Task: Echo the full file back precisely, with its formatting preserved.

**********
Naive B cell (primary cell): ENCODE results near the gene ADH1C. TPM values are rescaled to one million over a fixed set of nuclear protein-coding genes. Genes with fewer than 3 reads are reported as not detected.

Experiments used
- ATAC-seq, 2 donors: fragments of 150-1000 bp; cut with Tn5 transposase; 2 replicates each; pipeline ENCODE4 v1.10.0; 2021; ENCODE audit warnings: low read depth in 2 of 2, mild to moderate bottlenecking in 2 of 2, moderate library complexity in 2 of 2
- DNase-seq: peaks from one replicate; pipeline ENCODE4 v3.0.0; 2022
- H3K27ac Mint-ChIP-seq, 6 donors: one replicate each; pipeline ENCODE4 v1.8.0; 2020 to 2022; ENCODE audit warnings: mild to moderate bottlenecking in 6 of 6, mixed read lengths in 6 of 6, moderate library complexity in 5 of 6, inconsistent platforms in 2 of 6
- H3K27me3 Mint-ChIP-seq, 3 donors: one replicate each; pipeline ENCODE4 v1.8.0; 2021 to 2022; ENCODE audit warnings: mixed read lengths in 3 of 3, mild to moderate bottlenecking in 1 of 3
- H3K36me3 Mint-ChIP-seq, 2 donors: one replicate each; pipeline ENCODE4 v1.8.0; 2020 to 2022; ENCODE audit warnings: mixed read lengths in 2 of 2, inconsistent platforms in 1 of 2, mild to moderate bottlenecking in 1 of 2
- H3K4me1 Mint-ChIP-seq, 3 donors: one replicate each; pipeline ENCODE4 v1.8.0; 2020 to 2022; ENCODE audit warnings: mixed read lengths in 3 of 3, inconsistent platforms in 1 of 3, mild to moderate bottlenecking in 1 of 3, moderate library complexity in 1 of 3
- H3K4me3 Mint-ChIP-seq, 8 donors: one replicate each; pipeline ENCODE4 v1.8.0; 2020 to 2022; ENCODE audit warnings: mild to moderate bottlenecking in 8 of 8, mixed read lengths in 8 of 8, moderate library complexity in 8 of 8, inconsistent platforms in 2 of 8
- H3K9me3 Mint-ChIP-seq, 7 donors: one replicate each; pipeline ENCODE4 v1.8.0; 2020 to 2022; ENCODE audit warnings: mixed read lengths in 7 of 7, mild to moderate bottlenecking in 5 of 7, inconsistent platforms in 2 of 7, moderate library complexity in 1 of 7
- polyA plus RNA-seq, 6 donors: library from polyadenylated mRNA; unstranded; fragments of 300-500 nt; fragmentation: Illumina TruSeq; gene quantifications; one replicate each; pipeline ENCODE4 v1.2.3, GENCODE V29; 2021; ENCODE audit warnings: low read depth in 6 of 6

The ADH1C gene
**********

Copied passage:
Naive B cell (primary cell): ENCODE results near the gene ADH1C. TPM values are rescaled to one million over a fixed set of nuclear protein-coding genes. Genes with fewer than 3 reads are reported as not detected.

Experiments used
- ATAC-seq, 2 donors: fragments of 150-1000 bp; cut with Tn5 transposase; 2 replicates each; pipeline ENCODE4 v1.10.0; 2021; ENCODE audit warnings: low read depth in 2 of 2, mild to moderate bottlenecking in 2 of 2, moderate library complexity in 2 of 2
- DNase-seq: peaks from one replicate; pipeline ENCODE4 v3.0.0; 2022
- H3K27ac Mint-ChIP-seq, 6 donors: one replicate each; pipeline ENCODE4 v1.8.0; 2020 to 2022; ENCODE audit warnings: mild to moderate bottlenecking in 6 of 6, mixed read lengths in 6 of 6, moderate library complexity in 5 of 6, inconsistent platforms in 2 of 6
- H3K27me3 Mint-ChIP-seq, 3 donors: one replicate each; pipeline ENCODE4 v1.8.0; 2021 to 2022; ENCODE audit warnings: mixed read lengths in 3 of 3, mild to moderate bottlenecking in 1 of 3
- H3K36me3 Mint-ChIP-seq, 2 donors: one replicate each; pipeline ENCODE4 v1.8.0; 2020 to 2022; ENCODE audit warnings: mixed read lengths in 2 of 2, inconsistent platforms in 1 of 2, mild to moderate bottlenecking in 1 of 2
- H3K4me1 Mint-ChIP-seq, 3 donors: one replicate each; pipeline ENCODE4 v1.8.0; 2020 to 2022; ENCODE audit warnings: mixed read lengths in 3 of 3, inconsistent platforms in 1 of 3, mild to moderate bottlenecking in 1 of 3, moderate library complexity in 1 of 3
- H3K4me3 Mint-ChIP-seq, 8 donors: one replicate each; pipeline ENCODE4 v1.8.0; 2020 to 2022; ENCODE audit warnings: mild to moderate bottlenecking in 8 of 8, mixed read lengths in 8 of 8, moderate library complexity in 8 of 8, inconsistent platforms in 2 of 8
- H3K9me3 Mint-ChIP-seq, 7 donors: one replicate each; pipeline ENCODE4 v1.8.0; 2020 to 2022; ENCODE audit warnings: mixed read lengths in 7 of 7, mild to moderate bottlenecking in 5 of 7, inconsistent platforms in 2 of 7, moderate library complexity in 1 of 7
- polyA plus RNA-seq, 6 donors: library from polyadenylated mRNA; unstranded; fragments of 300-500 nt; fragmentation: Illumina TruSeq; gene quantifications; one replicate each; pipeline ENCODE4 v1.2.3, GENCODE V29; 2021; ENCODE audit warnings: low read depth in 6 of 6

The ADH1C gene